Local News

LAX Shooting: Operations Return to Normal as Investigation Continues

Operations at Los Angeles International Airport had returned to normal amid heightened security on Monday, three days after a gunman went on a shooting spree that left one TSA agent dead and six other people injured.

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Airport operations had returned to normal on Monday amid heightened security. (Credit: KTLA)

Meanwhile, investigators continued their efforts to determine a motive for the rampage, described as the worst breach of airport security since the attacks of Sept. 11, 2001.

The suspect in the shooting, 23-year-old Paul Ciancia, was under heavy sedation and 24-hour guard at Ronald Reagan UCLA Medical Center, where he was listed as critical after being shot four times by airport police, officials said.

Ciancia’s condition was apparently unchanged since Saturday, when FBI Special Agent in Charge David Bowdich said: “At this point, he is unresponsive and we are unable to interview him today.”

The suspect was expected to be brought before a judge when his condition stabilizes, an FBI spokeswoman told KTLA, although she doubted that would happen on Monday.

Ciancia on Saturday was formally charged with two counts stemming from the incident: murder of a federal officer, and commission of violence at an international airport, according to a criminal complaint filed in the U.S. District Court for the Central District of California.

He is believed to have been dropped off at LAX on Friday morning by a friend who was unaware of Ciancia’s intentions, the Federal Bureau of Investigation said.

Ciancia walked into Terminal 3 carrying a Smith & Wesson .223-caliber M&P15 assault rifle, 150 rounds of ammunition and a handwritten note outlining his hatred for both the Transportation Security Administration and former Secretary of Homeland Security Janet Napolitano, the FBI said.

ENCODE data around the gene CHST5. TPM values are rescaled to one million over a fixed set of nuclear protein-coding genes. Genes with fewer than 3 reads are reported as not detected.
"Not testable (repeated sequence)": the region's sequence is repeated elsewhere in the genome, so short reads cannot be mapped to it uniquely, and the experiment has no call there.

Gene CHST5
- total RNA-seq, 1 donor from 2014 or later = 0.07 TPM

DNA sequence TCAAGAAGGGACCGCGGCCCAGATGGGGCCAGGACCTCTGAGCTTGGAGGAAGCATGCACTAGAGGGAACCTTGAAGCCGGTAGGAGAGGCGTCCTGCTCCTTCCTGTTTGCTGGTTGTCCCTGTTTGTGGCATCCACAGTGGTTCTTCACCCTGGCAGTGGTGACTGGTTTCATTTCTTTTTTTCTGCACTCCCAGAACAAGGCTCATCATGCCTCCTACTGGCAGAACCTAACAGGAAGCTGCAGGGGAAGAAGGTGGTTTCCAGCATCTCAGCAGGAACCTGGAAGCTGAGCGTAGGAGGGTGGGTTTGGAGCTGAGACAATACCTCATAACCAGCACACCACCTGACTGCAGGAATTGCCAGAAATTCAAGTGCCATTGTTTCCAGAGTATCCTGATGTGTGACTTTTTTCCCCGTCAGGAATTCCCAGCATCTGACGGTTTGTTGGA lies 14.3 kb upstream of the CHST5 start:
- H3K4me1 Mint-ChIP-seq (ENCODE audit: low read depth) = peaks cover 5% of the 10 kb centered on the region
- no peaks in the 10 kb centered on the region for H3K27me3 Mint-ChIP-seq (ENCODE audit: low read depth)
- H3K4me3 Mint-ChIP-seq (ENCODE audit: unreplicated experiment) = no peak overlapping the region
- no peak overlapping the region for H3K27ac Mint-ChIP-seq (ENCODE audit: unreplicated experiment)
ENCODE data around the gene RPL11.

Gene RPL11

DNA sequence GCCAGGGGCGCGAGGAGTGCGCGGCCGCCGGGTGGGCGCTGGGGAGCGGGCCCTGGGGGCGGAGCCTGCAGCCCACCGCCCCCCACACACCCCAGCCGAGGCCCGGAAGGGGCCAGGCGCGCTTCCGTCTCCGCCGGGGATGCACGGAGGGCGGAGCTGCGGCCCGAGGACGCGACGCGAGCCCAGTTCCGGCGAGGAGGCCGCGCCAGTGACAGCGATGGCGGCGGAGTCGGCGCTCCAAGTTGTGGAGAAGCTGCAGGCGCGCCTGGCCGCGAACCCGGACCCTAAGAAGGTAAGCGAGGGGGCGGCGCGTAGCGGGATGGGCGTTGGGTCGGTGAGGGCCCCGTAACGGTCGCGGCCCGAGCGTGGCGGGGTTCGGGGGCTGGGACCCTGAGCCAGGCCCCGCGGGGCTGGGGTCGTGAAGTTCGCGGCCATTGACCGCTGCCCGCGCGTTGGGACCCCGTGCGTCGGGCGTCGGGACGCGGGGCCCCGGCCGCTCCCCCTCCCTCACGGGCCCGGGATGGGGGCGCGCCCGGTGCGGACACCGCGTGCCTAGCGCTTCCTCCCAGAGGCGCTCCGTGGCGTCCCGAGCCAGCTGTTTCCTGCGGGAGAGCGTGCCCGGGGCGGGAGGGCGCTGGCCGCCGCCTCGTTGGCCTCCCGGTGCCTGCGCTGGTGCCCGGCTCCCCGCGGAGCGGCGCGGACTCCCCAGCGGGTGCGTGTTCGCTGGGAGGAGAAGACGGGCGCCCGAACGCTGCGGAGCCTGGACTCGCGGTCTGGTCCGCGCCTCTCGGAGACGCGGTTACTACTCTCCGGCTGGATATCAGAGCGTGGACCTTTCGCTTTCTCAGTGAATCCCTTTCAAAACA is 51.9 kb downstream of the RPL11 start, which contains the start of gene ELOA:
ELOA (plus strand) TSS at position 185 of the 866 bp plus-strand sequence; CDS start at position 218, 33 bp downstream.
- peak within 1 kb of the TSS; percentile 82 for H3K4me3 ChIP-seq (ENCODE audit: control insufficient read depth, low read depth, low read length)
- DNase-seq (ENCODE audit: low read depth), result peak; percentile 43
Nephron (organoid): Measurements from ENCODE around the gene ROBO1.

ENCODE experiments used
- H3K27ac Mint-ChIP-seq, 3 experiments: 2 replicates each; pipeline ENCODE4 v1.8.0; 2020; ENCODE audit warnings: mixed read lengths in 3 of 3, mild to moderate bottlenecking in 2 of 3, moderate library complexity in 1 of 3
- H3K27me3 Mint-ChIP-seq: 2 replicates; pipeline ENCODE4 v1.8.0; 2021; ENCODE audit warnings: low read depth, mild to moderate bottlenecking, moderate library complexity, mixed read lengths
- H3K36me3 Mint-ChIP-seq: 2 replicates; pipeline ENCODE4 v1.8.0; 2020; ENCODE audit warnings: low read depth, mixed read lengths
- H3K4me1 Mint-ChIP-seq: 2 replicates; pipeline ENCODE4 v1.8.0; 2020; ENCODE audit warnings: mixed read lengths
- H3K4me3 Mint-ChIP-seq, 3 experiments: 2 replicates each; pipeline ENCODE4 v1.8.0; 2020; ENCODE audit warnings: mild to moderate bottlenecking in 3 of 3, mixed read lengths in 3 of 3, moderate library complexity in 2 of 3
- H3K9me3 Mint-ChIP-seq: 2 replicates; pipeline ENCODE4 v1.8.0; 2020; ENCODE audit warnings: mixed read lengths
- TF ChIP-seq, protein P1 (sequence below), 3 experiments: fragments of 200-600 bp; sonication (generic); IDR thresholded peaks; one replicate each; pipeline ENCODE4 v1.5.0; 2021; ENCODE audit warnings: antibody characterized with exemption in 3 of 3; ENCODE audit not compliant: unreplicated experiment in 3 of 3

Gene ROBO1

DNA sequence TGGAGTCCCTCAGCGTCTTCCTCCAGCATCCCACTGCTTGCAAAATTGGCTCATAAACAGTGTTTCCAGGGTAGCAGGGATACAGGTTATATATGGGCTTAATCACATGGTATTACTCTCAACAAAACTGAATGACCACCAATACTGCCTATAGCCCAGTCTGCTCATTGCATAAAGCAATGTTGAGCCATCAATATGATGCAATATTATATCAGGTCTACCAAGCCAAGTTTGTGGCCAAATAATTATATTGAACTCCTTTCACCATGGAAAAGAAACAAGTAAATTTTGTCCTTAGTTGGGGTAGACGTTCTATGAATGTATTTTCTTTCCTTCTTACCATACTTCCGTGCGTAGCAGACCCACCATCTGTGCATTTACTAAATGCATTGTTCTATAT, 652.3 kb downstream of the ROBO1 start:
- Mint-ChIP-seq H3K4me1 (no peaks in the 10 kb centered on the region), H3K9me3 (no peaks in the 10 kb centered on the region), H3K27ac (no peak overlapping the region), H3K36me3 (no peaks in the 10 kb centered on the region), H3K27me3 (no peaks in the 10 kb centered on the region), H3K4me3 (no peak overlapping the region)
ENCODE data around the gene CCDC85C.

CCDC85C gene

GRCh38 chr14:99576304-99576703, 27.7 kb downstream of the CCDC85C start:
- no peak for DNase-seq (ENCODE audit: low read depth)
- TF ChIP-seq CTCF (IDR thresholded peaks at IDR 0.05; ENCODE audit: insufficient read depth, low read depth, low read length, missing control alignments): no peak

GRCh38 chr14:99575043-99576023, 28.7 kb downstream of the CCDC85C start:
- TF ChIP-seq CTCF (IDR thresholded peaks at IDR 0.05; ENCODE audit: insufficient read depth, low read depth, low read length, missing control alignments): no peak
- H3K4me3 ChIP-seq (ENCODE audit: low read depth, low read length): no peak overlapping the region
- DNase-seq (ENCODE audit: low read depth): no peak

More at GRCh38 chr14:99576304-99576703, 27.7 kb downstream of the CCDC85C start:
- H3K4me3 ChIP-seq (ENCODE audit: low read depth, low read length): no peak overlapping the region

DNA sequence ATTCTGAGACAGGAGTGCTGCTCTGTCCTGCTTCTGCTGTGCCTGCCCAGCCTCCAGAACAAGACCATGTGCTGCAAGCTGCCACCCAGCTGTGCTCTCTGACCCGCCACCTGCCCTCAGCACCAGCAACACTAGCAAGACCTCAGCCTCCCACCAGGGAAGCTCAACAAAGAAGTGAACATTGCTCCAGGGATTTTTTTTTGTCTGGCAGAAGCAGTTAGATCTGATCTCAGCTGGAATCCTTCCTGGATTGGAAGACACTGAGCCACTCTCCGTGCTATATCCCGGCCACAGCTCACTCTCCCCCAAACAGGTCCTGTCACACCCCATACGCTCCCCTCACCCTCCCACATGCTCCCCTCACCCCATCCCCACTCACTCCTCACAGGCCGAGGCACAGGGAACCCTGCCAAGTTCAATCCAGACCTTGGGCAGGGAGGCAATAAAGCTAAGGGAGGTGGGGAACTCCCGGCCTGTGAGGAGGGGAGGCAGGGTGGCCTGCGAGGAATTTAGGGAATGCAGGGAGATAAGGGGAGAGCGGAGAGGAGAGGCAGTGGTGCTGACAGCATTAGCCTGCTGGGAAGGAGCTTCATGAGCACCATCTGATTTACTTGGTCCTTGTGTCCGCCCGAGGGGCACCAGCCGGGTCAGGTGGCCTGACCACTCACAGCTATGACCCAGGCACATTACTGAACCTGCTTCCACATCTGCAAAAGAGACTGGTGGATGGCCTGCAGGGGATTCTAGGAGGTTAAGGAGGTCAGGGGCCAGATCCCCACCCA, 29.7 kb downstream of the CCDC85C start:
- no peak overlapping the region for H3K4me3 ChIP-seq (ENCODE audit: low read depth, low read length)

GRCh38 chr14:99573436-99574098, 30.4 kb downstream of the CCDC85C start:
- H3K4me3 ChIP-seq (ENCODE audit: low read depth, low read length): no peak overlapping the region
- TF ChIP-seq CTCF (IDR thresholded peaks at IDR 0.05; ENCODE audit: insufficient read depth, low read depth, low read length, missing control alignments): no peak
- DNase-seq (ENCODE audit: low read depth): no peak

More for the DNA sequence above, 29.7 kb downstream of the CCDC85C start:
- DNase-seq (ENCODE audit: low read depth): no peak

The note allegedly stated that Ciancia, who described himself as a “pissed-off patriot,” had made a conscious decision to kill multiple TSA officers because he believed the agency violated his constitutional rights by conducting searches.

At a news conference on Saturday, U.S. Attorney Andre Birotte, Jr., provided chilling details about how TSA Agent Gerardo I. Hernandez was killed.

Ciancia allegedly “fired multiple rounds, at point-blank range, at the TSA officer, severely wounding” him, Birotte said. He added, “The defendant is then alleged to have begun walking away from the wounded TSA officer, going up an escalator and then coming back down” to return and shoot Hernandez again.

Hernandez later succumbed to his wounds, making him the first TSA agent to die in the line of duty.

Two other TSA agents and one civilian suffered gunshot wounds that were not life-threatening, authorities said. Two other people suffered “evasion injuries” as they scrambled to avoid gunfire.

Hernandez, a three-year veteran of the TSA, emigrated to the U.S. from El Salvador in 1998 at the age of 15, relatives said. He and his wife had two children.

On Saturday evening, the landmark pylons at LAX were lighted in blue to memorialize Hernandez. A vigil in his honor was planned for Monday night at Dockweiler State Beach in Playa Del Rey.

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